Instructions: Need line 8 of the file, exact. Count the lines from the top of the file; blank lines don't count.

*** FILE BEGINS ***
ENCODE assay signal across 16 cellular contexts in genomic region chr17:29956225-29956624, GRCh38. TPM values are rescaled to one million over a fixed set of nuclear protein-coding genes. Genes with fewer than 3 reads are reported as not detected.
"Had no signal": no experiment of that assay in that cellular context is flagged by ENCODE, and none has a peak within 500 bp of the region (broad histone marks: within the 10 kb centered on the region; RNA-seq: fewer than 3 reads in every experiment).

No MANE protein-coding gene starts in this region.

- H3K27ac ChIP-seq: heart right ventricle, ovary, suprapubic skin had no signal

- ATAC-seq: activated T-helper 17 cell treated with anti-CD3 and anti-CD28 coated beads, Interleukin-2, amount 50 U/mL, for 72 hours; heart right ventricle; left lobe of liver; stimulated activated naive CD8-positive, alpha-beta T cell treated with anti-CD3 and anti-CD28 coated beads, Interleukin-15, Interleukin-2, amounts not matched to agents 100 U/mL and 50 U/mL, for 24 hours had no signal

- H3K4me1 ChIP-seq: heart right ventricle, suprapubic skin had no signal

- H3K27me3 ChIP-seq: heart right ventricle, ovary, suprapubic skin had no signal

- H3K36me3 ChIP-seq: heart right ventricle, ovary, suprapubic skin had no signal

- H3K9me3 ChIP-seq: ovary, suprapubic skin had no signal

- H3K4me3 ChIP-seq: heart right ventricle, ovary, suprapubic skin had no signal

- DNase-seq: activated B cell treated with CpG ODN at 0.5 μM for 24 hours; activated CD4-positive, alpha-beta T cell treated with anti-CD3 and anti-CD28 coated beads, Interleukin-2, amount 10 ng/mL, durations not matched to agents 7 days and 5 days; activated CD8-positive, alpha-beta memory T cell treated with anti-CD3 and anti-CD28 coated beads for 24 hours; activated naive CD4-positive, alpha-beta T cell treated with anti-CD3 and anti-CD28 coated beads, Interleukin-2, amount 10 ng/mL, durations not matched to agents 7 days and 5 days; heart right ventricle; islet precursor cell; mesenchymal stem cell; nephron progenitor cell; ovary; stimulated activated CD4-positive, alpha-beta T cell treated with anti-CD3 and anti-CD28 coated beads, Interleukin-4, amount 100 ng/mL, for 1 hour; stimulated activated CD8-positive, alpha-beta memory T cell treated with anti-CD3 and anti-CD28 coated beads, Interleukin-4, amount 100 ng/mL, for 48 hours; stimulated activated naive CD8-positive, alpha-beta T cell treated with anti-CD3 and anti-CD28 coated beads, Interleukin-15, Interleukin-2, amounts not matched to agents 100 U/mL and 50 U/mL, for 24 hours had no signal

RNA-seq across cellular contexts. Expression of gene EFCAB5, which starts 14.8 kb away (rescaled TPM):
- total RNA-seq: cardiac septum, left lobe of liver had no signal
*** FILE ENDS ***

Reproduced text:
- H3K36me3 ChIP-seq: heart right ventricle, ovary, suprapubic skin had no signal